Engel, House Democrats Reintroduce Equality Act
Washington D.C.—Congressman Eliot Engel, a member of the House LGBT Caucus, today joined Rep. David Cicilline (RI-01) and 192 of their House colleagues in reintroducing the Equality Act, which would provide explicit, permanent protections against discrimination for LGBT people in matters of employment, housing, access to public places, federal funding, credit, education and jury service. It would also prohibit discrimination on the basis of sex with regards to federal funding and access to public places.
“No one should feel discriminated against because of their sexual orientation or gender identity,” Engel said. “I was proud to be one of only 67 Members to vote “No” in 1996 against the highly discriminatory Defense of Marriage Act, and I am proud to once again be an original cosponsor of the Equality Act. While we have made great progress with marriage equality, we still have far to go to end discrimination against LGBT Americans. I am committed to doing all that I can to see to it this legislation passes, so every American can be guaranteed the same rights and protections.”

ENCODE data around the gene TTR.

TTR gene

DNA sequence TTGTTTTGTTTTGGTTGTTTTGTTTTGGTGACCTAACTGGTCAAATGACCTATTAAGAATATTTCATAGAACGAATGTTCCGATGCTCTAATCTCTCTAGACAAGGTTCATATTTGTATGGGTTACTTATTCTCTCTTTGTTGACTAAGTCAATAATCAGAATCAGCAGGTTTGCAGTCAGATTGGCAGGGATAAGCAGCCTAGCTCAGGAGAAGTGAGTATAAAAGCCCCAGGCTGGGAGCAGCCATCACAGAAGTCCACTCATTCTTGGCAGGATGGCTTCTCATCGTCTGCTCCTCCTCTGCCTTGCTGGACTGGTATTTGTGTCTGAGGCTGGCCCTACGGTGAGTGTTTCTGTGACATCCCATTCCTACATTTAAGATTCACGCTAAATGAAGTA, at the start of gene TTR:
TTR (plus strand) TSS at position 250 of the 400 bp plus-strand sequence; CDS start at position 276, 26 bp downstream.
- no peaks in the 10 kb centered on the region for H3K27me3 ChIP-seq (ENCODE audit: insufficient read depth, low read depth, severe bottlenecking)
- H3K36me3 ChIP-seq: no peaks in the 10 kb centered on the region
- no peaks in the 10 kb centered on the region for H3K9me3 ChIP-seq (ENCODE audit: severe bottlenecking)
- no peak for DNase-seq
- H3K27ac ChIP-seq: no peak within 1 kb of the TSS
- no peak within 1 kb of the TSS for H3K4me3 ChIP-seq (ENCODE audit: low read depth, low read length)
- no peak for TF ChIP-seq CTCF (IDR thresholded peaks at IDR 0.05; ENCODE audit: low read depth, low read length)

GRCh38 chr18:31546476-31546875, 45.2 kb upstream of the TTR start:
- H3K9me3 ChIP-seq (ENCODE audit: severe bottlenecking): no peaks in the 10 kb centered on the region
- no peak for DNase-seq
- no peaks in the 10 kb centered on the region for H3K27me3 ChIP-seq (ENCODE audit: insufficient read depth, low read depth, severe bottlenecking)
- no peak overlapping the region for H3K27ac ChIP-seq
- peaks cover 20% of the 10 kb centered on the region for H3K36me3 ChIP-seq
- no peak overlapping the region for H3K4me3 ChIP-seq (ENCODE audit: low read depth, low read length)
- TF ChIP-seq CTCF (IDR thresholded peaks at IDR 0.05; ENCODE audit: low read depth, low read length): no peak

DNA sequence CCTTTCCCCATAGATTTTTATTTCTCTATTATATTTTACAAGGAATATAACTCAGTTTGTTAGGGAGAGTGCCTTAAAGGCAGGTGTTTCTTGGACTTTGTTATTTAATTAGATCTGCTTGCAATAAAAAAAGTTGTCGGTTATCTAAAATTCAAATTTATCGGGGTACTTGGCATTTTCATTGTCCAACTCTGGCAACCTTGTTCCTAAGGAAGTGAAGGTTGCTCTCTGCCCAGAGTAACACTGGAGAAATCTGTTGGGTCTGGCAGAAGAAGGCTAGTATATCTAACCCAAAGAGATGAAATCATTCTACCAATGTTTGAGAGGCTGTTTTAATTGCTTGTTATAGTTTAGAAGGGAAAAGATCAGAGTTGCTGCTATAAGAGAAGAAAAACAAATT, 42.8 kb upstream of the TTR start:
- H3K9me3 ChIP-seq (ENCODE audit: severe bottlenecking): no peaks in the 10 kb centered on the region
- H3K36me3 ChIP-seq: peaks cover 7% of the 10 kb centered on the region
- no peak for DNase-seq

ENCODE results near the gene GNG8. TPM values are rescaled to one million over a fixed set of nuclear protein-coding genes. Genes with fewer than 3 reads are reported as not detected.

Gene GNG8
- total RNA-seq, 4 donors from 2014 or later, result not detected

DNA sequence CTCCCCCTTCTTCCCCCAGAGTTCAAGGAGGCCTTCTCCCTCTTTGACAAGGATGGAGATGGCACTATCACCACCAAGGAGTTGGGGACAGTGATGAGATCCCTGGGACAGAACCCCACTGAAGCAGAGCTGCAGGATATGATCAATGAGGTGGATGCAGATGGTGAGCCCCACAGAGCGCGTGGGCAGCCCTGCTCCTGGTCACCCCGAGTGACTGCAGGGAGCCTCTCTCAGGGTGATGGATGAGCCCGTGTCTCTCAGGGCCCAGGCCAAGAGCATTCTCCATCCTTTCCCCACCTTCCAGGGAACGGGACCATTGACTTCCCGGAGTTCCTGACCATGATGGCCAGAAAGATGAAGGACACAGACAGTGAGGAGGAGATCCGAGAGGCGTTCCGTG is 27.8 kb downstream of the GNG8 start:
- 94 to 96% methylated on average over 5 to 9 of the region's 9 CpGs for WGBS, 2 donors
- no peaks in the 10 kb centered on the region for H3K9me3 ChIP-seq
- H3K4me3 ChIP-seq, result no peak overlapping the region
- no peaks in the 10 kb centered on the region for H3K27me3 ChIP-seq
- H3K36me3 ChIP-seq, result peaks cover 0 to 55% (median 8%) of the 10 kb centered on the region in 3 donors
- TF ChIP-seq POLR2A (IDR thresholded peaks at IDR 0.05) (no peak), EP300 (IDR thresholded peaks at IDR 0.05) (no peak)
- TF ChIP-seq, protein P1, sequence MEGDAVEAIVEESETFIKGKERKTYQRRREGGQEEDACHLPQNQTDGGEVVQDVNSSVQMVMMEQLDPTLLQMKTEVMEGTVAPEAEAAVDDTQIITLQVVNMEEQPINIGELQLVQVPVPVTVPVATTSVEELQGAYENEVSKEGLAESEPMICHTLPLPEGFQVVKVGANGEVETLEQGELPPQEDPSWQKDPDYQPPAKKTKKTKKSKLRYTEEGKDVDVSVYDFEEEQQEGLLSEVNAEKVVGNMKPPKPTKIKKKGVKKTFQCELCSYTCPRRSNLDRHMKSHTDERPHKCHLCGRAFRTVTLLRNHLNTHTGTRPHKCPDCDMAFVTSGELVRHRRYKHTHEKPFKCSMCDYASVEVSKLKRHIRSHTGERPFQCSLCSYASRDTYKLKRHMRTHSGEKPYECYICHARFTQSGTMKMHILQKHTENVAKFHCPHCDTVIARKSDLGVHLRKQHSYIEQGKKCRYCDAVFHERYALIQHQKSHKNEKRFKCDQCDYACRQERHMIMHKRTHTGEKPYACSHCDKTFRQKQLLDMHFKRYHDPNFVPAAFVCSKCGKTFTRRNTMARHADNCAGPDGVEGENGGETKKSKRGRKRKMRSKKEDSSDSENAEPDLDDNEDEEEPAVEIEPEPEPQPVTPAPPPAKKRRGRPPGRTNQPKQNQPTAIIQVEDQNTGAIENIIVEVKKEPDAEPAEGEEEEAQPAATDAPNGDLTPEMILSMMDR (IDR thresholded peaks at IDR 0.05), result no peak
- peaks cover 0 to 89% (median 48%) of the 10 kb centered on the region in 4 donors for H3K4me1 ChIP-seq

The Equality Act would amend the 1964 Civil Rights Act to include nondiscrimination protections on the basis of sex, sexual orientation, and gender identity. The legislation was also introduced in the U.S. Senate today by Senator Jeff Merkley (OR), with 45 original cosponsors.
Currently, LGBT Americans have no protection from discrimination in 29 states. In these states, LGBT persons can be fired, evicted, or denied a loan just because of their sexual orientation or gender identity. The Equality Act will ensure nationwide, comprehensive protection from discrimination for LGBT people.